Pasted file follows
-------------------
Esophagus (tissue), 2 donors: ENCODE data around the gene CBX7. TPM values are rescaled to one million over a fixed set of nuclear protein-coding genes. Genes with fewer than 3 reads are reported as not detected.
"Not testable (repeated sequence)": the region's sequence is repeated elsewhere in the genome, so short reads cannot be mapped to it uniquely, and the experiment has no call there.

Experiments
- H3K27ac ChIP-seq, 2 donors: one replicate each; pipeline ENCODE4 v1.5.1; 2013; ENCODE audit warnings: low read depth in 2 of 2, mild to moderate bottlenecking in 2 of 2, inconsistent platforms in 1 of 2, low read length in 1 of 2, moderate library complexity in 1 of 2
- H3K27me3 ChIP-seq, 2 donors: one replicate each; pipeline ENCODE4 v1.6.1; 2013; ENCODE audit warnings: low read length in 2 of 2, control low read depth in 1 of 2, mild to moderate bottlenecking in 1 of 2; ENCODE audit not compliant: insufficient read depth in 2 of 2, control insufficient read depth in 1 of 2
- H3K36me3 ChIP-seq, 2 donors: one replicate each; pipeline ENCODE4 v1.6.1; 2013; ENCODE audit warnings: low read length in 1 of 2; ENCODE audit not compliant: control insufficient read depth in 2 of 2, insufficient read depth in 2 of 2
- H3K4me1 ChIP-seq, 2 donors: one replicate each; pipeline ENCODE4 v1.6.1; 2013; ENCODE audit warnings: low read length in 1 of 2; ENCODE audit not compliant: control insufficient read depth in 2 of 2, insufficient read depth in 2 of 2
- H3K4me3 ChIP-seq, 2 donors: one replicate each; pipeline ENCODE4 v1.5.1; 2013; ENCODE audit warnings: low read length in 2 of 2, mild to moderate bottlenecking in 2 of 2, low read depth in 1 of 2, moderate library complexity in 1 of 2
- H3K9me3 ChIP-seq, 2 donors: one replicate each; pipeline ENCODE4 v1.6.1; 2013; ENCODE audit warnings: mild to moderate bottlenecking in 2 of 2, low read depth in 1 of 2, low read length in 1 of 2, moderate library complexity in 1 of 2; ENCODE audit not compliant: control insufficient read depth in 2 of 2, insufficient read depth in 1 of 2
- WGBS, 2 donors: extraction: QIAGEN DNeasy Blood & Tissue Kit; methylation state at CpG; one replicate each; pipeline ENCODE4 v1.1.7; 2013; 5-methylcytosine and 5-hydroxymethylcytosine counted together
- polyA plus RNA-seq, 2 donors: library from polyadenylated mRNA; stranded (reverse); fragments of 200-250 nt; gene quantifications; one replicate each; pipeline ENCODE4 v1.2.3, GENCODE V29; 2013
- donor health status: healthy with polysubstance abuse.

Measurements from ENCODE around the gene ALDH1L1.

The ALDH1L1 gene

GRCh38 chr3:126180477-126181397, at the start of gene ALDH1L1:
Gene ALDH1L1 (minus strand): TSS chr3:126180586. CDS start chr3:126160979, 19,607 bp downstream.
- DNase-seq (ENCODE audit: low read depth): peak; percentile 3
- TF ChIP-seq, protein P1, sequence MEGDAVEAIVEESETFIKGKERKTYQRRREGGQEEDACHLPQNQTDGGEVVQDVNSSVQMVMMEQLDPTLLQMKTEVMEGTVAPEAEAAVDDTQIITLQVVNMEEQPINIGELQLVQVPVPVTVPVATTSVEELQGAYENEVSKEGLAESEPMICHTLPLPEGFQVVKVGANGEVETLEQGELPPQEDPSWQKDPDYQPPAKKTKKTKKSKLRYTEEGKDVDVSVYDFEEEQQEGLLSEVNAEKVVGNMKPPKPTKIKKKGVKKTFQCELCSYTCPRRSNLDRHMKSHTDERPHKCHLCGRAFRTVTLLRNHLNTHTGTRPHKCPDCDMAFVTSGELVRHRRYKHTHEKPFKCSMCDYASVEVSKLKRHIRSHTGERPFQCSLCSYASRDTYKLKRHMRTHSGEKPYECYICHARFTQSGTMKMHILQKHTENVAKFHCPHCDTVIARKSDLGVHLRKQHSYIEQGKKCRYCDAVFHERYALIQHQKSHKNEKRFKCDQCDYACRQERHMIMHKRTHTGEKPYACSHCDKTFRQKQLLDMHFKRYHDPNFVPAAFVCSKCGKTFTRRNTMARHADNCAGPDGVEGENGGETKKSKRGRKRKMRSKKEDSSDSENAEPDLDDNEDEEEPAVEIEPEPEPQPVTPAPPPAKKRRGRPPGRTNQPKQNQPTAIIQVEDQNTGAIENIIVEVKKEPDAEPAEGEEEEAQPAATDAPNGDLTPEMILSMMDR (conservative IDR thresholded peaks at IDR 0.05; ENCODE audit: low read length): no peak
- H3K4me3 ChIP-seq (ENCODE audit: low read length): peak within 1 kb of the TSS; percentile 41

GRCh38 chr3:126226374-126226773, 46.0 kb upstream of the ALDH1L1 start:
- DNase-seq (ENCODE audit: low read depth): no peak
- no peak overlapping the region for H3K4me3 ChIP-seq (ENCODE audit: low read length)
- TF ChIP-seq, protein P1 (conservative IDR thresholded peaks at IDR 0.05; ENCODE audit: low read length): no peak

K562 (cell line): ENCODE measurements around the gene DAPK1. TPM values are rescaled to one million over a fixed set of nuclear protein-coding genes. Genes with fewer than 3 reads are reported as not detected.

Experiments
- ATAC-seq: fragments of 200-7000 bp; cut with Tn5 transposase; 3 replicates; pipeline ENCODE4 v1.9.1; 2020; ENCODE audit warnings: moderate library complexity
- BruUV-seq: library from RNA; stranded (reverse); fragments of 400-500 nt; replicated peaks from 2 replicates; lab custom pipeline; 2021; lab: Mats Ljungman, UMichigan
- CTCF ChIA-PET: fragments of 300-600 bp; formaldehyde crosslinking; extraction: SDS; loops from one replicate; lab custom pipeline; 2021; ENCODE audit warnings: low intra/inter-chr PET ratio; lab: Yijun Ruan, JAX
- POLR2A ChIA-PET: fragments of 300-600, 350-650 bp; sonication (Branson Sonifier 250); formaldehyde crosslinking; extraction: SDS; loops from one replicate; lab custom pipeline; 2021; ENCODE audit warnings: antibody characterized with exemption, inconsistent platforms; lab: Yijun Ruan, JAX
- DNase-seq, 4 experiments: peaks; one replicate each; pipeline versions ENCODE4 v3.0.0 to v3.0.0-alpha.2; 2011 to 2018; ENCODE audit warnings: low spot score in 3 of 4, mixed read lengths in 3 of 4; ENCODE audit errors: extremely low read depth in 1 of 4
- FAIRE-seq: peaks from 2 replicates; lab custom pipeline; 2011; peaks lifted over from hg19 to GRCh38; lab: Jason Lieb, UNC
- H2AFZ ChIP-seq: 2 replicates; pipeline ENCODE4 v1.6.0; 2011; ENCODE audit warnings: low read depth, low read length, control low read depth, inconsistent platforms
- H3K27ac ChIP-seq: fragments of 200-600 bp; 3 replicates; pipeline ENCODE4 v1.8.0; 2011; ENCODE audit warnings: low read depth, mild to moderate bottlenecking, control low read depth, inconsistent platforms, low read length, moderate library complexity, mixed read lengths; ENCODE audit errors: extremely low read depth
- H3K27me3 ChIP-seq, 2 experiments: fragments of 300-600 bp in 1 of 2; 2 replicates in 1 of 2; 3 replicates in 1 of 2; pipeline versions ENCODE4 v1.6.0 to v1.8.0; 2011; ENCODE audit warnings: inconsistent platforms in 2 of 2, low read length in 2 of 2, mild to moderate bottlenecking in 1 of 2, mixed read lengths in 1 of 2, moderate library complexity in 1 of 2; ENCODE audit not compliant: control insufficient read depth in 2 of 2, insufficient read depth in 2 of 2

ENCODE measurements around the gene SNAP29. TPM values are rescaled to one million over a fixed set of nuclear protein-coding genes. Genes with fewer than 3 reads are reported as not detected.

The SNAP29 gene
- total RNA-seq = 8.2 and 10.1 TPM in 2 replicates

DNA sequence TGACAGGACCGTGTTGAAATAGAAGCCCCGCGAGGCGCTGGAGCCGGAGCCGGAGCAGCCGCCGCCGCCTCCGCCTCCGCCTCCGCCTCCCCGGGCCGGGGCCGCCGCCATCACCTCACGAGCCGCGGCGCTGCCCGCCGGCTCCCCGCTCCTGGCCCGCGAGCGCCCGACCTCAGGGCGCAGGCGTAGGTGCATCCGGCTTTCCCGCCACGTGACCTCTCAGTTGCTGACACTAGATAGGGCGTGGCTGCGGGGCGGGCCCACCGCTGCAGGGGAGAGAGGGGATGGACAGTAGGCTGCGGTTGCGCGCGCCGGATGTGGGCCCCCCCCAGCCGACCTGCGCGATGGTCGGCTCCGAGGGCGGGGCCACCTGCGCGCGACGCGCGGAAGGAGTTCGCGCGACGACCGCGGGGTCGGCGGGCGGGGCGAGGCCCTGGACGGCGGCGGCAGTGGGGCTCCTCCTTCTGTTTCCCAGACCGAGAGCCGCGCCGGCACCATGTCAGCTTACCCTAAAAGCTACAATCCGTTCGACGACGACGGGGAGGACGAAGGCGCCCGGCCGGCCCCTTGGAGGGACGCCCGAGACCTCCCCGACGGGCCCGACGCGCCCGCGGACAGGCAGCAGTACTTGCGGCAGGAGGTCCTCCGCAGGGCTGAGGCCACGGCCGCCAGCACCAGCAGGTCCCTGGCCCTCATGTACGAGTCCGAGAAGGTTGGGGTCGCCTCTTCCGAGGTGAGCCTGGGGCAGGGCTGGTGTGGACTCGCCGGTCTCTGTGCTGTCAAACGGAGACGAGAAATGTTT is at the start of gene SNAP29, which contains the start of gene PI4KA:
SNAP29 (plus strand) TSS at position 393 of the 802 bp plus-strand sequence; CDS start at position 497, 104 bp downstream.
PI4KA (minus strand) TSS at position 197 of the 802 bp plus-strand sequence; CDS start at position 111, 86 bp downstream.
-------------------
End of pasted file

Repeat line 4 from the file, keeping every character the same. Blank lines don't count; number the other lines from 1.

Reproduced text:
- H3K27ac ChIP-seq, 2 donors: one replicate each; pipeline ENCODE4 v1.5.1; 2013; ENCODE audit warnings: low read depth in 2 of 2, mild to moderate bottlenecking in 2 of 2, inconsistent platforms in 1 of 2, low read length in 1 of 2, moderate library complexity in 1 of 2